I have never tried this type of photography or panning of any kind. However, I have seen on another forum photos of racing cars and motorcycles that were so sharp and the action stopped that you could easily see the eyes of the person. Yet the wheels showed lots of motion.

    My point is that the ideal combination of motion in the wheels, panned blur in the background and foreground and completely stopped action in the main body of the car or motorcycle and driver can be captured with no need to attend to those aspects in post-production. This occurred with regularity every time the particular photographer went to the race track.

  6. #6
    rawill's Avatar
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    Re: Out of focus

    Yes Mike,
    but it is not easy, he/she was a very skilled action photographer.

    And that is the aim, although to see the eyes in the shots I have been taking so far would not be possible,
    but on open wheelers and a clear visor, yes, I know it is possible, I have seen some pics like that.
    I must go hunting for a site to see these photos.

  7. #7

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    Re: Out of focus

    Just keep practicing and have fun Robin. A bunch of us from our club hit the local track for a session exactly like you have here. Many of us only got a couple of usable shots the first time. More success on the second visit. Plan ahead and decide if you want the background blurry or not. Also the wheels. Everything clear and stopped looks just that, not moving. Clear numbers on the car, blurry background and spinning wheels was usually the most popular. Hint - start in a corner where they slow down and it's easier to pan. If you look at some magazines you'll see the pro's also miss on the shutter speed. Something about a motorcycle leaned over in the corners with the spokes fully stopped just doesn't seem right to me. Many don't notice though.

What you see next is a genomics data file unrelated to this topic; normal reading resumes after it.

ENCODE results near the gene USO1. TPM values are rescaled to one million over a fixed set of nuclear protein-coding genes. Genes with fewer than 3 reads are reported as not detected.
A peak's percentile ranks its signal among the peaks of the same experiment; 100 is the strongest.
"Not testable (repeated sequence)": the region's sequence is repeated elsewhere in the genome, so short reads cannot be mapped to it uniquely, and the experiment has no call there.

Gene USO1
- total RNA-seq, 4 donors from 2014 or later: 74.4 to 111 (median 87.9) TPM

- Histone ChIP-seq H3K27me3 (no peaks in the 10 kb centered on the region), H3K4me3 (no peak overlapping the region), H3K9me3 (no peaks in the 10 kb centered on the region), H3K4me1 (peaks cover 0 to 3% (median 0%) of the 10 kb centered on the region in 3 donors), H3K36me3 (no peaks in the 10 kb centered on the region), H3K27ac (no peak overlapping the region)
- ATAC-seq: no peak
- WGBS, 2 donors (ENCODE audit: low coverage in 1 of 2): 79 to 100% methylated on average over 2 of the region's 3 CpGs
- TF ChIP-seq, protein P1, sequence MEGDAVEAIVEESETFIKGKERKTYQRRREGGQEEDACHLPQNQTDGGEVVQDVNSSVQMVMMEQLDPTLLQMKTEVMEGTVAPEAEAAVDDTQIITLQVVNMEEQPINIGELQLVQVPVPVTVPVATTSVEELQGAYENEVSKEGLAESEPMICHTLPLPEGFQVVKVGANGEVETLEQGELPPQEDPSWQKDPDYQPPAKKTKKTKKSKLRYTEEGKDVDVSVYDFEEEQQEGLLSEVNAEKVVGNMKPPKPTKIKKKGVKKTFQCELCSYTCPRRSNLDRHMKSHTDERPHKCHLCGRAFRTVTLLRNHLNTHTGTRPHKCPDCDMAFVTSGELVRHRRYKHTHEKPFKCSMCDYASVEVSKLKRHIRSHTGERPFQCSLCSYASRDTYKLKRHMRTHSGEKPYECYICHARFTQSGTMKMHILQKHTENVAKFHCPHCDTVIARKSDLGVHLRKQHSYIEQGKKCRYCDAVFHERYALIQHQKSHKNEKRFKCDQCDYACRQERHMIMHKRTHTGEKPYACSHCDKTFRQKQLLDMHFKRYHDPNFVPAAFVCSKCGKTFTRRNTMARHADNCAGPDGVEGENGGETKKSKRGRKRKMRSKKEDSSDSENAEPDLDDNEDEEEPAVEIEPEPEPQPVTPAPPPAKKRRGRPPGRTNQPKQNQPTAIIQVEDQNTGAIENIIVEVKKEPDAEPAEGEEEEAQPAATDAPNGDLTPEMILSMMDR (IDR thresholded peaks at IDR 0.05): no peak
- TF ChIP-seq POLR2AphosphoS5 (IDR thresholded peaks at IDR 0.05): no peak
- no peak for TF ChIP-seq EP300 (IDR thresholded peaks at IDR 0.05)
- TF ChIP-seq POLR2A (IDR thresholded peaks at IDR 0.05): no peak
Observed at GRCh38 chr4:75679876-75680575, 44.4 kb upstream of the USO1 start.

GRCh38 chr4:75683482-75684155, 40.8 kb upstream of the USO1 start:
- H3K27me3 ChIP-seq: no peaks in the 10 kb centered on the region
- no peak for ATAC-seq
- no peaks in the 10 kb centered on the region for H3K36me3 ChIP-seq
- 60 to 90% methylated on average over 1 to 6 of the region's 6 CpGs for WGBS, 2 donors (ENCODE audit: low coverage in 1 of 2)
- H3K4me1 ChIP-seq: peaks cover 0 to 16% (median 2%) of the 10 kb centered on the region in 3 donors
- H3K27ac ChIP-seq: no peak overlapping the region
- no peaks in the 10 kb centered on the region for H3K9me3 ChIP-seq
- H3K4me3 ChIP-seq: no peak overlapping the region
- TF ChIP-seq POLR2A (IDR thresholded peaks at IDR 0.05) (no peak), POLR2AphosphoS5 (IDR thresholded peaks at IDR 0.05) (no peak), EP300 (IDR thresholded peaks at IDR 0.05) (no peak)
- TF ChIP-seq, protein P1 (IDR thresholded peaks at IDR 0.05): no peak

8. #8
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    Re: Out of focus

    Quote Originally Posted by Andrew1 View Post
    If you look at some magazines you'll see the pro's also miss on the shutter speed. Something about a motorcycle leaned over in the corners with the spokes fully stopped just doesn't seem right to me. Many don't notice though.
    Hi Andrew

    You are so right about the motorcycle shot!

    Thank you,
    I have been practicing a long time, well it seems that way.
    As I look back it is at least 3 years.

    and yes I have got some good shots, and they are at 1/80th, that doesn't worry me.
    It is getting more right, so the wasteage is not so large, and also knowing if I want a good shot I can get it when I want to.
    Mind you I only took about 350 shots per day the last 3 days,
    the professional media person said he took thousands!

    That is probably the answer, and yes it is fun.

    I am not sure if I can get them sharper than this:
    Check out the sticker on the back window.
    Out of focus

    But next time out I think I will use my 70-300 with a polarising filter and try to get some eye shots in the open wheelers.
    Last edited by rawill; 14th January 2013 at 06:04 AM.

  9. #9

    Re: Out of focus